Sandyman Flynn‘s heart lies in the mist-draped hills and valleys of the Appalachian Mountains. The Chattanooga musician explores an earthen, acoustic echo gracefully pulled from the strings of his guitar. After their creation in 1974, he toured as a founding member of “mountain rock” band Cullowhee and would go on to be a staff writer at Tree Publishing on Music Row in Nashville. Over the years, he’s shared the stage with artists such as Jimmy Buffet, Jerry Jeff Walker and David Allen Coe.
His voice is filled with the experiences of a live well-lived, aided on its way by the strums and plucks of his acoustic guitar. There’s no doubt as to the musical lineages that he channels — artists like Pete Seeger and Woody Guthrie are well represented, as are the mountainous folk and gospel musicians who lent their voices to Alan Lomax’s grand folk adventures in the ’30s and ’40s. He manages to exude a sense of rhythmic antiquity alongside a modernist perspective on the importance of folk music.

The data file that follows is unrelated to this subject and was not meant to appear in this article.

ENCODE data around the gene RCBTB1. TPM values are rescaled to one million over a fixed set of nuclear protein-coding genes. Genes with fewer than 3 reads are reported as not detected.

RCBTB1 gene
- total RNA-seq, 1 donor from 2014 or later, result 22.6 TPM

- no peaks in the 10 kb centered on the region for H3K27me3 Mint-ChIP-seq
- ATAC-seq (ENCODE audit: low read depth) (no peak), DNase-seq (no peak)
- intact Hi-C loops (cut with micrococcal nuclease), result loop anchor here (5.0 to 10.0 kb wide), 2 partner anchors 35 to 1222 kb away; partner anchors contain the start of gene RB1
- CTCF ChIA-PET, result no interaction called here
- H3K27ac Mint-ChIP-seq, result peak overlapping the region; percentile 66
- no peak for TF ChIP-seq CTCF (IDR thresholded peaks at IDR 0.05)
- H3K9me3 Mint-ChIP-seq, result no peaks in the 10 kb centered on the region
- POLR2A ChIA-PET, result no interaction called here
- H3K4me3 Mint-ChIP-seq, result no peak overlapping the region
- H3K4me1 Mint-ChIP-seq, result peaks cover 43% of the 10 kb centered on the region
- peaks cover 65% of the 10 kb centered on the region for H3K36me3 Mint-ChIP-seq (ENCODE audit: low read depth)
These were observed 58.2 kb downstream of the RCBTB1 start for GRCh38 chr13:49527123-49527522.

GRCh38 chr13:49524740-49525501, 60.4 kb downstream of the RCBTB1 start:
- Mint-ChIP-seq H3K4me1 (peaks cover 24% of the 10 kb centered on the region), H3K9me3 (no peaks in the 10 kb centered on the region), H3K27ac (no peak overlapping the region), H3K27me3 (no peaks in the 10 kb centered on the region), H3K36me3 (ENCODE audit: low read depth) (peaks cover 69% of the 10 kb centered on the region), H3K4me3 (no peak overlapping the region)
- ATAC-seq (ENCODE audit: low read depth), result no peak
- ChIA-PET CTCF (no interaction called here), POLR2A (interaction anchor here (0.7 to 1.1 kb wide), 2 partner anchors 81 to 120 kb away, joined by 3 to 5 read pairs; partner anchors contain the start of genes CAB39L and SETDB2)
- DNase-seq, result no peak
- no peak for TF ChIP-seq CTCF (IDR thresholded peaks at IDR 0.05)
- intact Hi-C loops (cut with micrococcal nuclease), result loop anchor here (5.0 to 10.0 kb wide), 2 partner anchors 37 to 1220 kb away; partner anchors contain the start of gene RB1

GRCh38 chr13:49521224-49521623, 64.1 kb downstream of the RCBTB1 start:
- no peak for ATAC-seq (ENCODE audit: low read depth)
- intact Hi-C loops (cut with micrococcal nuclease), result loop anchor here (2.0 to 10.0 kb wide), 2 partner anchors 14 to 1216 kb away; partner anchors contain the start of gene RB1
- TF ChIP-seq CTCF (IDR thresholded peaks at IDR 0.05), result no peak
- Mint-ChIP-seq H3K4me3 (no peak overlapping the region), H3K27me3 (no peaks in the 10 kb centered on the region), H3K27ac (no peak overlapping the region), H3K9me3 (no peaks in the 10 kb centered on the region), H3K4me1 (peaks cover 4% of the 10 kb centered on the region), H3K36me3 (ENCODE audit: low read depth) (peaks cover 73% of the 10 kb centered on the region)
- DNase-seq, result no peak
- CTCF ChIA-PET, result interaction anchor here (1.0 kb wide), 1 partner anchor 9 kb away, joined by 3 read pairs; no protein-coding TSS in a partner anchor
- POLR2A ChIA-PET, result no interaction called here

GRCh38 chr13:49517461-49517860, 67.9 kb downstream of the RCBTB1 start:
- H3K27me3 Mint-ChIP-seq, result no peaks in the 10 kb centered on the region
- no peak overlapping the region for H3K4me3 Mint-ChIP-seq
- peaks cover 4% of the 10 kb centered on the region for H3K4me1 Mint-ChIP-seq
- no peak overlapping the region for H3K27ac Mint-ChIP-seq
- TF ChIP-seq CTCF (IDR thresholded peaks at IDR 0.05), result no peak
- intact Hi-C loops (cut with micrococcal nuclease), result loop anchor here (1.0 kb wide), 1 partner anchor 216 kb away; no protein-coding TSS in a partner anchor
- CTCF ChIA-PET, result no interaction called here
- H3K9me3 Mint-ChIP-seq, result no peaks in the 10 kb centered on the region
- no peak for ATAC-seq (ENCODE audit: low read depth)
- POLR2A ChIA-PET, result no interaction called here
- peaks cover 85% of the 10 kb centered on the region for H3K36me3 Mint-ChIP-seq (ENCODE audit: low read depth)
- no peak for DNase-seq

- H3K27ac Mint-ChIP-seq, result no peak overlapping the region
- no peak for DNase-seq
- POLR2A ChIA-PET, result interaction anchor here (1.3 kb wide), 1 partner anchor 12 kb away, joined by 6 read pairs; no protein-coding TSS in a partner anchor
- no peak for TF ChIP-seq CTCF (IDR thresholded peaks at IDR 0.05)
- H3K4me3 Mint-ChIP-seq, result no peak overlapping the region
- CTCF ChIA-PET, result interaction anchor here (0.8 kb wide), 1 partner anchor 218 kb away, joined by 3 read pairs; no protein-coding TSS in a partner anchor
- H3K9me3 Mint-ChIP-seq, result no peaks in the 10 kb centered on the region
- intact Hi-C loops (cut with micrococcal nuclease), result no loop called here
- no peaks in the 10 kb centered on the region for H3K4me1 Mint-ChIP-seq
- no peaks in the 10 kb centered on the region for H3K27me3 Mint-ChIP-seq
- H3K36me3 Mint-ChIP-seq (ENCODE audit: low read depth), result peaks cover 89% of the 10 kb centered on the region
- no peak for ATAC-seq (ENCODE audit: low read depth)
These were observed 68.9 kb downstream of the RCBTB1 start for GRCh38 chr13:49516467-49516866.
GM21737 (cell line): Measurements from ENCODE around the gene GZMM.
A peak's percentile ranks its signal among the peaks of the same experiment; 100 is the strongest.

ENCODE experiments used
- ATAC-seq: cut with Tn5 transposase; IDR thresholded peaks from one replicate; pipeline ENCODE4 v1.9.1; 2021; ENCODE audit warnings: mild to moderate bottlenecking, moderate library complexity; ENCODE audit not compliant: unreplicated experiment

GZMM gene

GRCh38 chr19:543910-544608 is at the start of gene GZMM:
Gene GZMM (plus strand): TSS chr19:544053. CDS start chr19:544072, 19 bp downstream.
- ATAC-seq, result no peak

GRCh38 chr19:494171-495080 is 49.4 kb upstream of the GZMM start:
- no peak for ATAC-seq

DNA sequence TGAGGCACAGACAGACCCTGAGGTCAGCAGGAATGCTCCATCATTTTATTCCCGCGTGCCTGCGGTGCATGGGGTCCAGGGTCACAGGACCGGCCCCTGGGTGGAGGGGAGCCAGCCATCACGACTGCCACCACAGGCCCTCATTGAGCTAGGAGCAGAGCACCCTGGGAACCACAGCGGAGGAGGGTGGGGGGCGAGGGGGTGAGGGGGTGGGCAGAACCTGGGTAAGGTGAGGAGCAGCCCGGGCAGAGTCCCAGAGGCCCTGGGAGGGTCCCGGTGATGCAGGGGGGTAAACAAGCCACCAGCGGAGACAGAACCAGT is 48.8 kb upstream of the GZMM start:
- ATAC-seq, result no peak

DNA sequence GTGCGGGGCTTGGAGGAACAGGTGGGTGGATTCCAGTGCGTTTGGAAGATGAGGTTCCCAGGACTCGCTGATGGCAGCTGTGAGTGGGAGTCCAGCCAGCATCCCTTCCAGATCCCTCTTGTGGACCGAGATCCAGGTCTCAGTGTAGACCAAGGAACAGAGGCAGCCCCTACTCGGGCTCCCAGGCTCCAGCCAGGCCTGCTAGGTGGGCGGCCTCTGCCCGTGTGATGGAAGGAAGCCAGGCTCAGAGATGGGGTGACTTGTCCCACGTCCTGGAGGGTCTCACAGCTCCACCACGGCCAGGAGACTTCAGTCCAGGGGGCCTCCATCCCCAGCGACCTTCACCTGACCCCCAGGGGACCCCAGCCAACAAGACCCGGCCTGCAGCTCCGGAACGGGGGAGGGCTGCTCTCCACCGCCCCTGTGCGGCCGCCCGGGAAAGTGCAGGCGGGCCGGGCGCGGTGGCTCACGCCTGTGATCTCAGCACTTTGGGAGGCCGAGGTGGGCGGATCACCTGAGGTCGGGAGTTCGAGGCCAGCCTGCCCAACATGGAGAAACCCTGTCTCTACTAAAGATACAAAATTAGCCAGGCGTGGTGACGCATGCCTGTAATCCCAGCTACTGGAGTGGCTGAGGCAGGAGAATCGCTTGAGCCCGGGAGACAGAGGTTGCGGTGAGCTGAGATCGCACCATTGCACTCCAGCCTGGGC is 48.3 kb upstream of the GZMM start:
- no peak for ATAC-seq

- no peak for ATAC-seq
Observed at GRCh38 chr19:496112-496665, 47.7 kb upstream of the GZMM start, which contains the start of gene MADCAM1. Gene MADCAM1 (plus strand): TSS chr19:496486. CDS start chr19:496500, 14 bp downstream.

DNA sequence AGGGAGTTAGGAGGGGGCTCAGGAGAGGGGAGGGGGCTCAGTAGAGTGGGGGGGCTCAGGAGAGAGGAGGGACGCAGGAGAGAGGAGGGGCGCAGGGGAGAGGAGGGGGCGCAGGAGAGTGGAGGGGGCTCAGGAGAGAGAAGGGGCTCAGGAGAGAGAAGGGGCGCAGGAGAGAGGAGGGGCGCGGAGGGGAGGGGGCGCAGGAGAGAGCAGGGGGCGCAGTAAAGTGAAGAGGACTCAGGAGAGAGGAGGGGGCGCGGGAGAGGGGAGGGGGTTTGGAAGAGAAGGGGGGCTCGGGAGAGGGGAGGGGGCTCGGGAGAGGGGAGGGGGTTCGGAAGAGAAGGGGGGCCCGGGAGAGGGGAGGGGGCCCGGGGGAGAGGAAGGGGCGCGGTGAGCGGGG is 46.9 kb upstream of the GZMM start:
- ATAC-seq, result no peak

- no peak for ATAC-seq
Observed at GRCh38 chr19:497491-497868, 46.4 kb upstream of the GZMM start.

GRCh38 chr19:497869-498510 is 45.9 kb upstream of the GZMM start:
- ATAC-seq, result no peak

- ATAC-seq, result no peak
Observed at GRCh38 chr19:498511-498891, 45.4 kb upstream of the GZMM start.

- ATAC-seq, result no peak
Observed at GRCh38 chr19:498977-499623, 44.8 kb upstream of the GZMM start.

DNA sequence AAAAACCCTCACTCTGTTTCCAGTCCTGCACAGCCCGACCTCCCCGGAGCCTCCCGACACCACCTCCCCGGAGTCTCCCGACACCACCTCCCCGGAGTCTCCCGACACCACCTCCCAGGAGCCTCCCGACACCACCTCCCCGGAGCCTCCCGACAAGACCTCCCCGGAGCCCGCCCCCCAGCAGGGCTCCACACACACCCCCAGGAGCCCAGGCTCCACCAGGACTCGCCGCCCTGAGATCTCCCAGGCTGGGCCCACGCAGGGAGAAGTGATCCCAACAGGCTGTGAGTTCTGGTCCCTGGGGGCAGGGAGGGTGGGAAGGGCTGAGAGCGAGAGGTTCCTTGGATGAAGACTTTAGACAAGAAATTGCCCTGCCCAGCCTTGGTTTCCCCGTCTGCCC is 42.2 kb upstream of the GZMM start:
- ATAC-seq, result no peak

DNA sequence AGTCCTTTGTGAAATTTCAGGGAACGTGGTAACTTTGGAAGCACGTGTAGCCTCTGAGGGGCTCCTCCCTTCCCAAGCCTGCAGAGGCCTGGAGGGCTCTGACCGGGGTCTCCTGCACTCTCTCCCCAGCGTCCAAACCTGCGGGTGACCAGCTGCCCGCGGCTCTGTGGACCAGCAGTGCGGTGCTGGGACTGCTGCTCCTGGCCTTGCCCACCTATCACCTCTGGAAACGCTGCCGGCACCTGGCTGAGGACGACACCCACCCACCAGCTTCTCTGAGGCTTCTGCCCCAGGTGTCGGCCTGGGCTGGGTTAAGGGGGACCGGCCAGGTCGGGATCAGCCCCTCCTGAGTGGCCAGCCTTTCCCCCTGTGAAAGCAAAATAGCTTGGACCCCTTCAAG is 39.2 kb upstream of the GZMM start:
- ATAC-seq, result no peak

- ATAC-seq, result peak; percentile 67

On his record, “This is the Day,” Flynn conjures a parallel America where the dust bowl swept away half of the country and the remaining half live a sepia-toned existence fueled by the momentum of a thousand banjos, fiddles and acoustic guitars. Careening from buoyant folk musings to more austere melodic observations, he doesn’t linger in one spot for very long, opting instead to travel the length of his insatiable creativity in search of some new sound to illuminate within this extensive musical landscape.
These tracks feel worn and weary at times but also steady and possessing a heartbeat that could shake Lookout Mountain to the ground. Songs like “Little Bit o Light” and “This is the Day” are filled with a light and persuasive folk touch, propelled to their conclusions by Flynn’s earnest and intimate vocals. Others such as “Peace and Quiet” and “It’s Love” are a bit more pensive in their expressions, choosing to linger on the edges of your periphery rather than surge ahead into the spotlight. Flynn has created more than just an ode to a bygone era; he’s reshaped and adapted these sounds for a whole new generation.
Joshua Pickard covers local and national music, film and other aspects of pop culture. You can contact him on Facebook, Twitter or by email. The opinions expressed in this column belong solely to the author, not Nooga.com or its employees.